Theresa May faces an uncertain future after enough Conservative MPs requested a vote of no confidence to trigger a contest.

Sir Graham Brady, chairman of the backbench 1922 Committee, said the threshold of 48 letters needed to trigger a vote had been reached.

A ballot will be held in the House of Commons on Wednesday evening.

Former cabinet minister Owen Paterson was the latest MP to declare he had submitted a letter. 

Others, including leading Brexiteer Jacob Rees-Mogg, submitted letters last month calling for a vote of no-confidence in the prime minister.

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Here is everything you need to know about how the ballot will work: 

What is the 1922 Committee?

All backbench Tory MPs – those without a position in the government – are represented by the 1922 Committee. 

It has an 18-member executive that organises weekly meetings and other business. 

How many letters are needed?

A challenge is triggered once 48 Conservative MPs – 15 per cent of the parliamentary party – submit letters of no-confidence to the committee. 

If this number is reached the chair of the committee is responsible for arranging a confidence vote in the prime minister. 

How long will it take? 

Under Conservative rules, the vote is held as soon as possible, on a date decided by the committee chair in discussion with the prime minister.

The last no-confidence vote against a Conservative leader was under Iain Duncan Smith in 2003, when the party was in opposition.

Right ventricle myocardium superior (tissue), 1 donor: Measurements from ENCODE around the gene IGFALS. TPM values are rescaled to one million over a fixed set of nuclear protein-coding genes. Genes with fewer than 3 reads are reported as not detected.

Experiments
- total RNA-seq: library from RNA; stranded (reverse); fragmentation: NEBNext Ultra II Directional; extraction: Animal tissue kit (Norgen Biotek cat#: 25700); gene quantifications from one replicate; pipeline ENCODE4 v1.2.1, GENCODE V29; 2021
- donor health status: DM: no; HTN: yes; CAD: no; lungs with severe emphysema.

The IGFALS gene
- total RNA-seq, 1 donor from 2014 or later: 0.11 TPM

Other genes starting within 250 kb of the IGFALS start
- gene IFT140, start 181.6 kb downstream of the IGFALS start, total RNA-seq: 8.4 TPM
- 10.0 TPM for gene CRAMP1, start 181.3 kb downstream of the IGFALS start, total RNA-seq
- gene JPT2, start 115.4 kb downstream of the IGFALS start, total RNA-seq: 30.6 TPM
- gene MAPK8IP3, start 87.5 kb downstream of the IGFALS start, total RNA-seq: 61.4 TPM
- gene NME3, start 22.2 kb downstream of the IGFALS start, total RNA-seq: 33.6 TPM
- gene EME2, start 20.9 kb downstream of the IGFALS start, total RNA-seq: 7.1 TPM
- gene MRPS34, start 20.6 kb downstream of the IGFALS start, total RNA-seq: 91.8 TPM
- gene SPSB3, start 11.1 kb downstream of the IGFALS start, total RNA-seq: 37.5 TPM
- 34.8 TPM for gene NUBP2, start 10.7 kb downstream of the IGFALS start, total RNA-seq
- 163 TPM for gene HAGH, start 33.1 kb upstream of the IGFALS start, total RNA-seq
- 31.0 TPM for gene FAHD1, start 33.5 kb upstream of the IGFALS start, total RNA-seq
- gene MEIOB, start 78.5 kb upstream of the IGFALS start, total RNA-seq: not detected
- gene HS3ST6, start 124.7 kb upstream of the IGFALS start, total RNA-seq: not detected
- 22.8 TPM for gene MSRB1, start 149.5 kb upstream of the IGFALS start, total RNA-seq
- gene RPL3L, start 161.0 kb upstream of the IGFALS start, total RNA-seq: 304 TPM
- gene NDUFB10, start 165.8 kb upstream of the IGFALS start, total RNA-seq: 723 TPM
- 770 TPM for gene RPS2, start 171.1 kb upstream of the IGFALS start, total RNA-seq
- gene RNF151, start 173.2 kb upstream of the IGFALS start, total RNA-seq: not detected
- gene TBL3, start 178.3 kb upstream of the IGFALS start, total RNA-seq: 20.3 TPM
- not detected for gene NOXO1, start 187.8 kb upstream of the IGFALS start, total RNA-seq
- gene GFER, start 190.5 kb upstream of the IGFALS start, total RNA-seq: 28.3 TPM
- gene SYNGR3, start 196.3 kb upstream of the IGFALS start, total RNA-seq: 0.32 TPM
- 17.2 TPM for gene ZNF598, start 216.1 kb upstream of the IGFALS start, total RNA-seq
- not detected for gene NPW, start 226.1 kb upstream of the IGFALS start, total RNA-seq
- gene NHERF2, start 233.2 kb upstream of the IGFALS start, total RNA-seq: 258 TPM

The no-confidence vote was held the day after the chairman announced he had received enough letters.

What is the process?

Once a date is arranged, all Tory MPs can either vote for or against their leader.

If Ms May receives enough support on Wednesday evening, she would remain in office and cannot be challenged again for 12 months. 

If she loses, she must resign and is barred from standing in the leadership election that follows.

Ms May’s resignation would lead to an internal Conservative party leadership election, rather than a general election, but the process could still take months. 

Candidates wishing to stand in the election have to secure the nomination of two parliamentary colleagues to gain a place on the party’s leadership ballot.

The party – through a first-past-the-post voting system – then holds a series of hustings, each time eliminating one contestant until just two names remain on the ballot. 

When David Cameron resigned in 2016, the process to replace him was relatively quick and no vote of the party membership was required. 

Ms May was the only candidate remaining after successive challengers withdrew from the race. She became prime minister the same week.

Will it impact Brexit

If Ms May loses the no-confidence vote, the subsequent leadership race could have a serious impact on the Brexit negotiations.

The deadline for the UK leaving the European Union is 29 March.

If May loses a no-confidence vote and is replaced, a new leader would have to decide how they approach the negotiations, potentially requesting an extension of Article 50. 

The remaining EU27 are in agreement over the withdrawal agreement, and have said renegotiations of the text are not possible.



The Independent has launched its #FinalSay campaign to demand that voters are given a voice on the final Brexit deal.

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